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WSync user manual

Christophe Deleuze

Table of Contents

1  Introduction

WSync is a web uploading tool, i.e. a kind of ``web mirroring'' program, but it operates by ``pushing'' (uploading) files rather than downloading them. If you maintain a web site, you probably generate HTML pages on a local repository on your computer, and then upload them to the web server. WSync can help you a lot.

You give WSync a list of files and it keeps track of what versions of what files have been uploaded, and can thus find out which files have changed on your local repository, and upload them automatically. It does that by maintaining locally a database of files ``signatures'' (made of a timestamp and a digest). Actual uploading is made through a ``backend'', performing network operations. Currently, only the File Transfer Protocol is available as backend (an FTP library is included in WSync). In the future, I plan to add new backends supportting other protocols, especially because FTP is known to be insecure (see [1] for details).

When you run WSync it computes the signature for all files in the local repository, and check if they match those stored in its database. It does that by first comparing timestamps. If they match, then the file hasn't changed since last upload. If they don't, it computes the digest and compares it to the database digest. If they differ, then the file has changed and needs to be uploaded, otherwise, it means that the file has been regenerated, but with no changes, and there is thus no need to upload it. This can often happen when you generate the HTML (or whatever) files from some higher level description language (such as LaTeX or XML, and in particular if you generate several HTML files from one source file).

WSync also detects when you add or remove files in the list, and uploads or remote-deletes them automatically. Thanks to the files digests it maintains, it can even detect pairs of add/remove that actually are a renaming of a file. So it can do the right thing, i.e. rename the file on the remote server, rather than deleting it under the old name and uploading it under the new name.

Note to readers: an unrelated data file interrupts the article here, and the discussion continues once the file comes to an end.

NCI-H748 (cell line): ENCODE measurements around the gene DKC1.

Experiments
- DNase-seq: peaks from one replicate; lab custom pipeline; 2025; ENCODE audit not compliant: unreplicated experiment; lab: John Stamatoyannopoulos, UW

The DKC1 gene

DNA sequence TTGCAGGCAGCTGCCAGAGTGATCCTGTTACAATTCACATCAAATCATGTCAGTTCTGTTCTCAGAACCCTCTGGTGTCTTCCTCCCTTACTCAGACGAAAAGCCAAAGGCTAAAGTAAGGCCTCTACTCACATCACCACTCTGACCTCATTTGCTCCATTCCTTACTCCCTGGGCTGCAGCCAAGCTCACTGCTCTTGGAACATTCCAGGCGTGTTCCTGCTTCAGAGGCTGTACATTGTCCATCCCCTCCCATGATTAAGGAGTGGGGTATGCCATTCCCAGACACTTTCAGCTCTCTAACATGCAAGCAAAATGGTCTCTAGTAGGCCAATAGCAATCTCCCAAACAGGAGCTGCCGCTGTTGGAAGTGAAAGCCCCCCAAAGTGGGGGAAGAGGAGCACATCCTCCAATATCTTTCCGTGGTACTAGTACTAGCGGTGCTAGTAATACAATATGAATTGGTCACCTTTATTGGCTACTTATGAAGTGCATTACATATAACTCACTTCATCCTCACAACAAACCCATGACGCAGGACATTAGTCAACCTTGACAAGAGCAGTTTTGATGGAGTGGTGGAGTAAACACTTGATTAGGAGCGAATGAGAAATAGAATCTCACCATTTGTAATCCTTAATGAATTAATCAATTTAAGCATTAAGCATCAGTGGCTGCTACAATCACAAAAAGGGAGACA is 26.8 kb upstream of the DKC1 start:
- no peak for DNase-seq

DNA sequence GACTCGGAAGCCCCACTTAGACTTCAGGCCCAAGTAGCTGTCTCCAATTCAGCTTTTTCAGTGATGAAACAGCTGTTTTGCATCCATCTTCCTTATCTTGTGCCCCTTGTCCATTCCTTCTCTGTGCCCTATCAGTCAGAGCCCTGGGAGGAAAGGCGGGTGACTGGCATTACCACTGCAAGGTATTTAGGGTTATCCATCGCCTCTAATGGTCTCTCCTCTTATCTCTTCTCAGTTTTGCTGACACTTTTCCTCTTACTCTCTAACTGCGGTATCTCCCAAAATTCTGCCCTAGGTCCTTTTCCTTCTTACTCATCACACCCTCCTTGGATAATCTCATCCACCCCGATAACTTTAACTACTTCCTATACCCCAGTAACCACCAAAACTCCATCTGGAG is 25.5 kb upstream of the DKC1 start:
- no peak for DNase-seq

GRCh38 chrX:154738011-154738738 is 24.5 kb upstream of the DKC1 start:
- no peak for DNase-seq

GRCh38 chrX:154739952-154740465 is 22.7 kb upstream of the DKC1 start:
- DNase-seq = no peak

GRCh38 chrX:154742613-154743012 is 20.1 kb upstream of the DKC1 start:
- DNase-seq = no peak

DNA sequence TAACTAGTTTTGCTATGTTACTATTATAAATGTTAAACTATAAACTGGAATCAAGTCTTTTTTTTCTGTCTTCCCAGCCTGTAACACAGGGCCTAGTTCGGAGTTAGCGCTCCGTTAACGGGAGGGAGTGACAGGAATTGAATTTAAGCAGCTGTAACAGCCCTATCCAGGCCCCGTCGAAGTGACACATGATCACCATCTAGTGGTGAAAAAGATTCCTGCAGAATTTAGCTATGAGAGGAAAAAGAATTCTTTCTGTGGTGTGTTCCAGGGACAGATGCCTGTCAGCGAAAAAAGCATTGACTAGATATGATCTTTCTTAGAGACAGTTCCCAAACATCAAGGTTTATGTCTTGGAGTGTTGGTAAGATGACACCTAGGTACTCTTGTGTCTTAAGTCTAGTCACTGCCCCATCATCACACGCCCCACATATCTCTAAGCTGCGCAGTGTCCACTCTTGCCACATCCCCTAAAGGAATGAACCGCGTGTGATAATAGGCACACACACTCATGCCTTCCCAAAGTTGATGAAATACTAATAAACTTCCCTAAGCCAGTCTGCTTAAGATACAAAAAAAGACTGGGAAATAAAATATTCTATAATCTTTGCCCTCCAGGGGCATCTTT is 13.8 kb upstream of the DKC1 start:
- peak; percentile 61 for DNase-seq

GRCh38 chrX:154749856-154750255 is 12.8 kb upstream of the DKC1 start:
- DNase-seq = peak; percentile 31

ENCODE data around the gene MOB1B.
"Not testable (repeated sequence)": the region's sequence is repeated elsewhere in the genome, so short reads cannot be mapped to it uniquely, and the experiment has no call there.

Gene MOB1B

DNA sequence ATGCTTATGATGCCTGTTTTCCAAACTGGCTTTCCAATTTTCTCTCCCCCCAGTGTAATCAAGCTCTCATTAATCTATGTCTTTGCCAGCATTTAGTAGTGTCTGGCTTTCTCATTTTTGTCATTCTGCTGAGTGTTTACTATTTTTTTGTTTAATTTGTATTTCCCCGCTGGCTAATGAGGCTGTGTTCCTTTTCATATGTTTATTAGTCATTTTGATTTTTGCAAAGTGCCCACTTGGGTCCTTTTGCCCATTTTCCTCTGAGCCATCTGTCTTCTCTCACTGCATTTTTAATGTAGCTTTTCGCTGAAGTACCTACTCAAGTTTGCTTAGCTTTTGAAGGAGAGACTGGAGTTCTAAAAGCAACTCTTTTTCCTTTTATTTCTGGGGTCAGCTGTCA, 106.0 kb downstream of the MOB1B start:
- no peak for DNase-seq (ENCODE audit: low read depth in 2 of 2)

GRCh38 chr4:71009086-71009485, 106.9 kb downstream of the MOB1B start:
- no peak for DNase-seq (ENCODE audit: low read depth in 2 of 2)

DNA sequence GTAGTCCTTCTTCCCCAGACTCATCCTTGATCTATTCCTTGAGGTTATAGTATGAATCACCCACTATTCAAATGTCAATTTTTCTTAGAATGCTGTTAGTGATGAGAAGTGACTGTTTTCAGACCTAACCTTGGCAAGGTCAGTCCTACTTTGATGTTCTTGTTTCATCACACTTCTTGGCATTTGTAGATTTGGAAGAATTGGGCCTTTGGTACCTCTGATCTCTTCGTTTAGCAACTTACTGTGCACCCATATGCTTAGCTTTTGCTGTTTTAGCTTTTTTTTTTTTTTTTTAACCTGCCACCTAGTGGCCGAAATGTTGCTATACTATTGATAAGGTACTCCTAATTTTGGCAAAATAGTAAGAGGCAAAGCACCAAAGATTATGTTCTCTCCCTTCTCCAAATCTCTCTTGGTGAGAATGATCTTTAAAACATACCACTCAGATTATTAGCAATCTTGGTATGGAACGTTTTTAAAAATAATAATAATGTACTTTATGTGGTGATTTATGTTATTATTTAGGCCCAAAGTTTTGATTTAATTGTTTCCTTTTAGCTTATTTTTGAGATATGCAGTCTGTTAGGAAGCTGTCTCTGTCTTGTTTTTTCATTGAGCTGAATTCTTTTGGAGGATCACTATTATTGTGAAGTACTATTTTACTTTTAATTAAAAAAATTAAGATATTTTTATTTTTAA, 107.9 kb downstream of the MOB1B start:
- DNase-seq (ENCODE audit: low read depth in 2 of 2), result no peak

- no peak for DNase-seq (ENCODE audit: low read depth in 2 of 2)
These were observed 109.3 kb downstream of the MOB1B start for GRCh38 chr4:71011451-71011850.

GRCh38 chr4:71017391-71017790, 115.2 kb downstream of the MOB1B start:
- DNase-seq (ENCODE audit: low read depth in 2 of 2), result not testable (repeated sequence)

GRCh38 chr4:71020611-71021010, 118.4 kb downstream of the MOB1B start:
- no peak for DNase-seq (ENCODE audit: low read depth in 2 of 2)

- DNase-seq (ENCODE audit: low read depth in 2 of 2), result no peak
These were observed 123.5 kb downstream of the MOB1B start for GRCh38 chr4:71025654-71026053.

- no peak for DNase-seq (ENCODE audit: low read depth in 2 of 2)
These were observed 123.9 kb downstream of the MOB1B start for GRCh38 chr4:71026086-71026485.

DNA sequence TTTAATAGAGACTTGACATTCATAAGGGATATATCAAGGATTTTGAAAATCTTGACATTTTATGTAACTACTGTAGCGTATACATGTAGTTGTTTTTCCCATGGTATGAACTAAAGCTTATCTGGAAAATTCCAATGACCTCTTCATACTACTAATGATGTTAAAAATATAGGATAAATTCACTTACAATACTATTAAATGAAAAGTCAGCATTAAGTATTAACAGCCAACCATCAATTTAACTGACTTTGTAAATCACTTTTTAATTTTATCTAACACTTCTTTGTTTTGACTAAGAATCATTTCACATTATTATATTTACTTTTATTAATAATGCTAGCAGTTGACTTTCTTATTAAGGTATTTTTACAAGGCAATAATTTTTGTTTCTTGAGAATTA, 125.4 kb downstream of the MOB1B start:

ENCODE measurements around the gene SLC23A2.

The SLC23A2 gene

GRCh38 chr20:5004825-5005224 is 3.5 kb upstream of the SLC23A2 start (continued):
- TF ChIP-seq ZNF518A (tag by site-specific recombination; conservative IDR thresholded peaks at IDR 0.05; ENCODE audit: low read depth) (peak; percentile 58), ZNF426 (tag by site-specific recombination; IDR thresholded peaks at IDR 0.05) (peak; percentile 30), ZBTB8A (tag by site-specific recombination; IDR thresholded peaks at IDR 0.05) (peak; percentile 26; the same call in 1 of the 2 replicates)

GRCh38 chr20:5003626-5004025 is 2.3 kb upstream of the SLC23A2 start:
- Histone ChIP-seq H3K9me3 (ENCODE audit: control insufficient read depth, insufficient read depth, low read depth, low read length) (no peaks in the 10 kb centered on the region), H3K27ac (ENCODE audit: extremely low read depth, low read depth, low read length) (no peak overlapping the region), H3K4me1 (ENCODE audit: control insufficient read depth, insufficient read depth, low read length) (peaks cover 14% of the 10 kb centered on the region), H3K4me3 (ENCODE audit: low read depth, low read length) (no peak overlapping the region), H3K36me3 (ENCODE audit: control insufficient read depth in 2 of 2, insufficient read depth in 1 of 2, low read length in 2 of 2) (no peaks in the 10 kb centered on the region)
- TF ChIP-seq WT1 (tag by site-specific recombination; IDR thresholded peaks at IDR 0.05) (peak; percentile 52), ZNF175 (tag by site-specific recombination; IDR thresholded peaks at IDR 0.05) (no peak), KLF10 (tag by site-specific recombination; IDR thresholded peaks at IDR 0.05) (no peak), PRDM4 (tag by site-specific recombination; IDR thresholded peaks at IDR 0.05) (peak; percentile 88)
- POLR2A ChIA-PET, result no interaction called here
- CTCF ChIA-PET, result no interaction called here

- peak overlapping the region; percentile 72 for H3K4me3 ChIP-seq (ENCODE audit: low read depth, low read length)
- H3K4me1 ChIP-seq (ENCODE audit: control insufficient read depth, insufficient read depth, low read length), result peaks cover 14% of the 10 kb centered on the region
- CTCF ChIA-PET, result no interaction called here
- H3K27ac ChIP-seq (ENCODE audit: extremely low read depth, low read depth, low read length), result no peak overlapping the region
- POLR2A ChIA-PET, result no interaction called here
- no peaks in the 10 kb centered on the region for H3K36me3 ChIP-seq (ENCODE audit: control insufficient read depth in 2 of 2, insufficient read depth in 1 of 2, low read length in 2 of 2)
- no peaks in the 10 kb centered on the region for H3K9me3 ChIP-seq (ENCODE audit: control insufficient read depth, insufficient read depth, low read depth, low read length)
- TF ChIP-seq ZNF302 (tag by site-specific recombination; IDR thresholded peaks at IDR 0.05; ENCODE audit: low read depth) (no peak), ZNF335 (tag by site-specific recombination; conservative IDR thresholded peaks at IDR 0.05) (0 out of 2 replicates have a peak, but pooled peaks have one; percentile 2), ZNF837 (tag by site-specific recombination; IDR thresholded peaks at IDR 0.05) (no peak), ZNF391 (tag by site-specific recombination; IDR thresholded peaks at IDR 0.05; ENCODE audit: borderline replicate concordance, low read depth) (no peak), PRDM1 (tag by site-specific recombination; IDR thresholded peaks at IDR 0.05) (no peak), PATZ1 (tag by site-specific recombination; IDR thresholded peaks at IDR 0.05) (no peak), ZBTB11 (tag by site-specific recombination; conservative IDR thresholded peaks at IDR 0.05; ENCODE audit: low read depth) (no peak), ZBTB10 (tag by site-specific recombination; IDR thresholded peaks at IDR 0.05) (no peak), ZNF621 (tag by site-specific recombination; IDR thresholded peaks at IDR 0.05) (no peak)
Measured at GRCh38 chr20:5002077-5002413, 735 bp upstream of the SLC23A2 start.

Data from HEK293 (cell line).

It also creates directories as needed (but never delete directories after deleting files).

2  Usage

Two data files are necessary for WSync operation. A list file containing the list of files that are to be synched with the remote server, and a command file giving configuration informations.

2.1  Command file

Here is a template command file, that is pretty self-explanatory. Currently, the only available backend is ``FTP'', and its parameters are host, login, and password. The log file is automatically created if it doesn't exist.
# template command file for wsync
# Syntax
# one directive per non blank non comment line
# '\' as last character (no trailing whitespaces) enables wrapping
# key : value
# key : par1 = val1, par2= val2 ,par3  = val3

# backend to perform upload
backend: FTP

# connection parameters for the backend

params: host = my.host, login = mylogin, \
 password = mypass

# path to the local repository
repository: path/to/files/

# name of file listing the synched files
list_file: filename

# name of db file (where files status is stored)
db: .wsync.db

# name of log file (defaults to 'wsync.log')
#log_file: filename

2.2  List file

The list file is basically a simple list, with one file per line. Here is a sample. You can use the special file name '*' for ``all the files in this directory'', as well as including the content of another list file by putting the file name on a line by itself, prefixed by the `<' character. The parsing of this file is very simple and stupid, so be sure to conform exactly to this!
#-- some files in top dir


#-- all files from a subdir


# include another list file

#-- files in various dirs



2.3  Operations and file states

You run WSync by giving it the name of the command file as an argument. It reads the list file, its database, and displays what the situation is.